Vagen T.-G.,International Center for Research in Agroforestry |
Winowiecki L.A.,International Center for Tropical Agriculture
Environmental Research Letters | Year: 2013
Current methods for assessing soil organic carbon (SOC) stocks are generally not well suited for understanding variations in SOC stocks in landscapes. This is due to the tedious and time-consuming nature of the sampling methods most commonly used to collect bulk density cores, which limits repeatability across large areas, particularly where information is needed on the spatial dynamics of SOC stocks at scales relevant to management and for spatially explicit targeting of climate change mitigation options. In the current study, approaches were explored for (i) field-based estimates of SOC stocks and (ii) mapping of SOC stocks at moderate to high resolution on the basis of data from four widely contrasting ecosystems in East Africa. Estimated SOC stocks for 0-30 cm depth varied both within and between sites, with site averages ranging from 2 to 8 kg m-2. The differences in SOC stocks were determined in part by rainfall, but more importantly by sand content. Results also indicate that managing soil erosion is a key strategy for reducing SOC loss and hence in mitigation of climate change in these landscapes. Further, maps were developed on the basis of satellite image reflectance data with multiple R-squared values of 0.65 for the independent validation data set, showing variations in SOC stocks across these landscapes. These maps allow for spatially explicit targeting of potential climate change mitigation efforts through soil carbon sequestration, which is one option for climate change mitigation and adaptation. Further, the maps can be used to monitor the impacts of such mitigation efforts over time. © 2013 IOP Publishing Ltd.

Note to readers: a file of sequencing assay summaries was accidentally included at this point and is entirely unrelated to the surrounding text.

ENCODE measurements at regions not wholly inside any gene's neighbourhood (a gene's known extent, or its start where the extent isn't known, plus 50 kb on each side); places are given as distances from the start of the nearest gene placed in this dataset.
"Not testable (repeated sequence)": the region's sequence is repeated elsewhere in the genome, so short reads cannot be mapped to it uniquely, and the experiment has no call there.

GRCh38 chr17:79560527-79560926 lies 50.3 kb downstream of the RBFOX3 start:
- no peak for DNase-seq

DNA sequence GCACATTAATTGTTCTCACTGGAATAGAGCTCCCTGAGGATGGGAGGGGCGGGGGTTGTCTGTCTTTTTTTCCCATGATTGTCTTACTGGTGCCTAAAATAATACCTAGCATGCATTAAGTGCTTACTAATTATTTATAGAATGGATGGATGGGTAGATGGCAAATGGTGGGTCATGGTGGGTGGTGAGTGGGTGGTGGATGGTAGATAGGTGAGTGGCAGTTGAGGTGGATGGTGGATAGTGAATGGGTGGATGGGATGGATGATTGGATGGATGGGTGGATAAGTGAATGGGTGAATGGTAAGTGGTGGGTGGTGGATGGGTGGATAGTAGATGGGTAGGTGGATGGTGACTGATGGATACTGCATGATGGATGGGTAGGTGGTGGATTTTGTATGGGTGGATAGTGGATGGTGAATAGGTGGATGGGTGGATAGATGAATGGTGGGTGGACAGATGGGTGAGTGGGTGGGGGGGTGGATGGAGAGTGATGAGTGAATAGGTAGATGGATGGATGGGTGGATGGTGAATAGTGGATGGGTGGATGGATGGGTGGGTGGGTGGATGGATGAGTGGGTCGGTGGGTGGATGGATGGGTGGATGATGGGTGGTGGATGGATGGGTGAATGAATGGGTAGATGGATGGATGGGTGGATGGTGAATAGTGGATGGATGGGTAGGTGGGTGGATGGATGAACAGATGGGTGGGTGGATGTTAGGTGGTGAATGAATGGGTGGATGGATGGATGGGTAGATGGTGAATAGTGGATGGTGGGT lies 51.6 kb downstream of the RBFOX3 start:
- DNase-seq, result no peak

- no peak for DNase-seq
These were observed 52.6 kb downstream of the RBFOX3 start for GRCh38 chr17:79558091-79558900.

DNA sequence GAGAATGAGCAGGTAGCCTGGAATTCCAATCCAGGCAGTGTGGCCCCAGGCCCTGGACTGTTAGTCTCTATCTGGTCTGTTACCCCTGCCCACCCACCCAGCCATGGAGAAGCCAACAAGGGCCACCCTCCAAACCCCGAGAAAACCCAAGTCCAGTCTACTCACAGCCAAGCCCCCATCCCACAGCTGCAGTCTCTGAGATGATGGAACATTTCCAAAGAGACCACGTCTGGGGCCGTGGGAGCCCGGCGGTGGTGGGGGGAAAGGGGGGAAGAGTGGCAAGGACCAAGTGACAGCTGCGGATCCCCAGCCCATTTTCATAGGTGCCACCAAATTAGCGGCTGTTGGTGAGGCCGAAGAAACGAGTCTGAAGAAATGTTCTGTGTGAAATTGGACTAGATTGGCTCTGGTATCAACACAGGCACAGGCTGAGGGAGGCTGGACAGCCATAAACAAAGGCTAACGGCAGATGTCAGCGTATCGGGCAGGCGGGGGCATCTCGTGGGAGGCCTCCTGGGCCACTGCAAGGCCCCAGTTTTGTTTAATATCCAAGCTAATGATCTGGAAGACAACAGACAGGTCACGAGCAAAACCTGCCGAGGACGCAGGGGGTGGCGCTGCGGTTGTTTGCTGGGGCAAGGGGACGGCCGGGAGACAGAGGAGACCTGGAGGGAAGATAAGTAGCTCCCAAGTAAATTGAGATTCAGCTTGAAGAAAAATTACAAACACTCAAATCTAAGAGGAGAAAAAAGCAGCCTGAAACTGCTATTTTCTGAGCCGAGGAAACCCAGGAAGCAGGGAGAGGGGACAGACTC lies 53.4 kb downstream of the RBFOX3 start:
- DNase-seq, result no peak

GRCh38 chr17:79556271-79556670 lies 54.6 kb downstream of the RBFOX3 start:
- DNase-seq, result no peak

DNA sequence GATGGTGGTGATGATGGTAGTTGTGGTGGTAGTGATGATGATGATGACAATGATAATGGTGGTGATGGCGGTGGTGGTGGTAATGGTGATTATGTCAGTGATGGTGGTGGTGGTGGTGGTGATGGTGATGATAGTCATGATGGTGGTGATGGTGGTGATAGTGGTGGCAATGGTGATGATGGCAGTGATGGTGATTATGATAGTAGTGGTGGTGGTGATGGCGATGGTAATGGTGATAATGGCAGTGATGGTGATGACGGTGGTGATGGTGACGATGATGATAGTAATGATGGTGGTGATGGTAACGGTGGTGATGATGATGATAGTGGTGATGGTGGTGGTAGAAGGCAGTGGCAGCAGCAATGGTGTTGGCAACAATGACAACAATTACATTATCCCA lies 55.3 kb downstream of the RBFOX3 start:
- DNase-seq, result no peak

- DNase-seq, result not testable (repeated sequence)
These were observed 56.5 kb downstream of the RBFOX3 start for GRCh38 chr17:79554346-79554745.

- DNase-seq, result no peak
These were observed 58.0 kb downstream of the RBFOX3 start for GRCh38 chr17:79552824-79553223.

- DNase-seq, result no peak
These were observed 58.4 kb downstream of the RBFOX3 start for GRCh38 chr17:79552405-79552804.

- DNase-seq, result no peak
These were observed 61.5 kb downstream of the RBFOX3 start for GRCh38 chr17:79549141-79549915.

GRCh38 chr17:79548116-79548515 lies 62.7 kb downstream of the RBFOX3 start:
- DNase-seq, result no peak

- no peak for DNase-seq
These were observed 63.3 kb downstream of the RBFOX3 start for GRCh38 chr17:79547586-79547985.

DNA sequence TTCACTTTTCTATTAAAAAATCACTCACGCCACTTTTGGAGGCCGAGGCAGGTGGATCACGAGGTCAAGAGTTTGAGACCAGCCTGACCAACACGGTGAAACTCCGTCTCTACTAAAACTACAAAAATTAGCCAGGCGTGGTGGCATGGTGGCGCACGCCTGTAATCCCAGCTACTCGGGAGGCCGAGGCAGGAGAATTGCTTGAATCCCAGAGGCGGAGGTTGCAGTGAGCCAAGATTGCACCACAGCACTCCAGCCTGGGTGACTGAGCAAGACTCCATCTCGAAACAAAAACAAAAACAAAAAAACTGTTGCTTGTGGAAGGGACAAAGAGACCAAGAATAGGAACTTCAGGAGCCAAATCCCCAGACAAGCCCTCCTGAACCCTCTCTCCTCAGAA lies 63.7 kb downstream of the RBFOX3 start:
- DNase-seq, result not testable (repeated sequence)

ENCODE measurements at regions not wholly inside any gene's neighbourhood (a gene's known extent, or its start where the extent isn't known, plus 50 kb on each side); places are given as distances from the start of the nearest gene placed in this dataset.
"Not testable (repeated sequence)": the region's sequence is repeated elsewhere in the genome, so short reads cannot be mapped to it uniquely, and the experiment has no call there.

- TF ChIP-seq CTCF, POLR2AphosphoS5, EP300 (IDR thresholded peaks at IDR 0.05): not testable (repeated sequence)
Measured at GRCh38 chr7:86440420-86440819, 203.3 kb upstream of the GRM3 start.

Luedeling E.,International Center for Research in Agroforestry
Scientia Horticulturae | Year: 2012